Beck Dreck

by digby

I've had some complaints about covering the Glenn Beck Circus, under the assumption that he's just a foolish irrelevant clown. I understand that and certainly hope that's the case. But I think it's foolish to fail to keep an eye on political phenomenons like this because nobody can tell the future. It's a dirty job, but somebody's gotta do it.

However, I'm an amateur at analyzing this particular freakshow. The professional is Dave Neiwert, whose new book The Eliminationists: How Hate Talk Radicalized the American Right couldn't be coming out at a more propitious time. He wrote about the Beck show this week-end at Orcinus and it's well worth reading to understand what Beck is doing. (Whether Beck's fully conscious of it is another question, but the result is the same.)

Neiwert takes on Beck's twisted history lesson in the particulars (Jonah Goldberg's silly book as well.) And he quotes Beck's favorite American Revolutionary to prove him an ass:

Even more to the point, perhaps, is Thomas Paine's Agrarian Justice, which is essentially a treatise on the need for community sharing and consensual taxation:

It is a position not to be controverted that the earth, in its natural, cultivated state was, and ever would have continued to be, the common property of the human race. In that state every man would have been born to property. He would have been a joint life proprietor with rest in the property of the soil, and in all its natural productions, vegetable and animal. ...

Every proprietor, therefore, of cultivated lands, owes to the community ground-rent (for I know of no better term to express the idea) for the land which he holds; and it is from this ground-rent that the fund prod in this plan is to issue.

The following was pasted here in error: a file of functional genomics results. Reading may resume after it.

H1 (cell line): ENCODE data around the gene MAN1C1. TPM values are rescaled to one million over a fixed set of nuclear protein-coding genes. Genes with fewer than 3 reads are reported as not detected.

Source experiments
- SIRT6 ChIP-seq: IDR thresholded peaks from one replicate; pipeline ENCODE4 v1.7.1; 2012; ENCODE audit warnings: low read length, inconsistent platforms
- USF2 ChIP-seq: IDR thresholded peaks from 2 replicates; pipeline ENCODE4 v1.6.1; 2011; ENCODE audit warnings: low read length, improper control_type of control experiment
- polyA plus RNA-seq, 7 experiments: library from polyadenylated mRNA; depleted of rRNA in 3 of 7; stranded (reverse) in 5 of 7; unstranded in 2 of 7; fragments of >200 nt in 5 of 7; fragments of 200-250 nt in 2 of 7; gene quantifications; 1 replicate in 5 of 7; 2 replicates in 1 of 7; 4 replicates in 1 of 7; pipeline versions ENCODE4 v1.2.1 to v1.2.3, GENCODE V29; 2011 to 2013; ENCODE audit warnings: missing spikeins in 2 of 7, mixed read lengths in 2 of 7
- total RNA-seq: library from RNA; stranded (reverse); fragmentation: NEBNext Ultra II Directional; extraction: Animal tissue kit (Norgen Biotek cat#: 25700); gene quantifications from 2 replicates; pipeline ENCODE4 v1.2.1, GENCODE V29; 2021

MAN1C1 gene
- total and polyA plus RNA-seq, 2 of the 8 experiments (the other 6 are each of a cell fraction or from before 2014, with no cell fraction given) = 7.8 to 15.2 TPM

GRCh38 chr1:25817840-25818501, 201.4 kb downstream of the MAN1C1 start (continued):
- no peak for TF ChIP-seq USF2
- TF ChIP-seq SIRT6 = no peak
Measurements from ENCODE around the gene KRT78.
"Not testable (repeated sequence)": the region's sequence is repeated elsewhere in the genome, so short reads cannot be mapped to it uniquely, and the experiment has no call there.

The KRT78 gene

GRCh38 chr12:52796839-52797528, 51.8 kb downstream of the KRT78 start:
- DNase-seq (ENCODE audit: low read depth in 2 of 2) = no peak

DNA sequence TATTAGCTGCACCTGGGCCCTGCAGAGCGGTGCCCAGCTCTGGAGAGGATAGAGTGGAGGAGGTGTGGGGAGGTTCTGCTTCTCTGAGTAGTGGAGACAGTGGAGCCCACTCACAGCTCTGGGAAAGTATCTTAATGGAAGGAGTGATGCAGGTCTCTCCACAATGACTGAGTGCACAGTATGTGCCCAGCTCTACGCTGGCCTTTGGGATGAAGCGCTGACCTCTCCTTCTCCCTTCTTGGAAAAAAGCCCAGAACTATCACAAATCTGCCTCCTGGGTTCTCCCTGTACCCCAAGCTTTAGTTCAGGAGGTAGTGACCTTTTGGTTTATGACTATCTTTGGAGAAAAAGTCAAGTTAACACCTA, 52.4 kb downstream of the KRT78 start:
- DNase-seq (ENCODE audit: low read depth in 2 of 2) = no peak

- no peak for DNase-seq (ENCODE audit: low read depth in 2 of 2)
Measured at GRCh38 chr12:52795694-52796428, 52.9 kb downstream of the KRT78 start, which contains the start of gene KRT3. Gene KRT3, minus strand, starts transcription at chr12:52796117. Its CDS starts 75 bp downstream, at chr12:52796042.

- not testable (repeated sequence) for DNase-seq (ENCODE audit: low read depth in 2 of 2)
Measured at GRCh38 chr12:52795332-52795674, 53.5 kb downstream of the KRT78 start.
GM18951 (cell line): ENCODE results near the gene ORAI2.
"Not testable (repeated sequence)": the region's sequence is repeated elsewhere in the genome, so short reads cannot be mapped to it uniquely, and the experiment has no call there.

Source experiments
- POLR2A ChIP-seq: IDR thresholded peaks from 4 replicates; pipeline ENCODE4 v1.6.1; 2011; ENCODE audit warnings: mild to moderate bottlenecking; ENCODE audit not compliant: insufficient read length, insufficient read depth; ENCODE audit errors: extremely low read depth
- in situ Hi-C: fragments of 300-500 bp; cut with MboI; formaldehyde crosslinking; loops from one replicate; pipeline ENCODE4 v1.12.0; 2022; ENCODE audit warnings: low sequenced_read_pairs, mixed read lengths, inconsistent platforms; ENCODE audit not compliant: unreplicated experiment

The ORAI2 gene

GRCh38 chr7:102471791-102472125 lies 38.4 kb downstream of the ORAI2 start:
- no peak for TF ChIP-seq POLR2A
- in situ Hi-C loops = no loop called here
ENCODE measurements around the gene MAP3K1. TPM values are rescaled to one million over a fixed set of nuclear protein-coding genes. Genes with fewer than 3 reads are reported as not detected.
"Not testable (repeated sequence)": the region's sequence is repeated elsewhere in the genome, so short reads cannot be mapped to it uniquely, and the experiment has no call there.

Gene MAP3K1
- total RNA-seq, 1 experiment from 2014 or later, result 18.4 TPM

As for Glenn Beck's oft-stated view that charities, and not government, should be taking care of the poor, here's Paine's view of that:

There are, in every country, some magnificent charities established by individuals. It is, however, but little that any individual can do, when the whole extent of the misery to be relieved is considered. He may satisfy his conscience, but not his heart. He may give all that he has, and that all will relieve but little. It is only by organizing civilization upon such principles as to act like a system of pulleys, that the whole weight of misery can be removed.

The plan here proposed will reach the whole. It will immediately relieve and take out of view three classes of wretchedness-the blind, the lame, and the aged poor; and it will furnish the rising generation with means to prevent their becoming poor; and it will do this without deranging or interfering with any national measures.

Of course, Thomas Paine's name is familiar to anyone who watched Friday. At the end of the same show, Beck tried to "channel" Paine with a right-wing rant that was all about inspiring Americans to rise up against the administration they just got finished electing. Why? Because they're taxing us.

And the real Thomas Paine's grave was registering the whirling on the Richter scale.

But hey, we've got "originalist" Supreme Court Justices telling students that Americans care too much about the Bill of Rights and should care more about a non-existent "Bill of Responsibilities," so what else is new?